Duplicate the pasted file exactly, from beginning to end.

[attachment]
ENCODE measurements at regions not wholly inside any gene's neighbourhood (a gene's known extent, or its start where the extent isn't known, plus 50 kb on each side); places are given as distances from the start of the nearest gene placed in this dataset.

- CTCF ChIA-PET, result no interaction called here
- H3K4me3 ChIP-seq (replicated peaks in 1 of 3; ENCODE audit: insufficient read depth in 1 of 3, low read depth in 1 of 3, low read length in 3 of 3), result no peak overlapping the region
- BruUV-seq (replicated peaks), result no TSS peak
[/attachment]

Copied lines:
ENCODE measurements at regions not wholly inside any gene's neighbourhood (a gene's known extent, or its start where the extent isn't known, plus 50 kb on each side); places are given as distances from the start of the nearest gene placed in this dataset.

- CTCF ChIA-PET, result no interaction called here
- H3K4me3 ChIP-seq (replicated peaks in 1 of 3; ENCODE audit: insufficient read depth in 1 of 3, low read depth in 1 of 3, low read length in 3 of 3), result no peak overlapping the region
- BruUV-seq (replicated peaks), result no TSS peak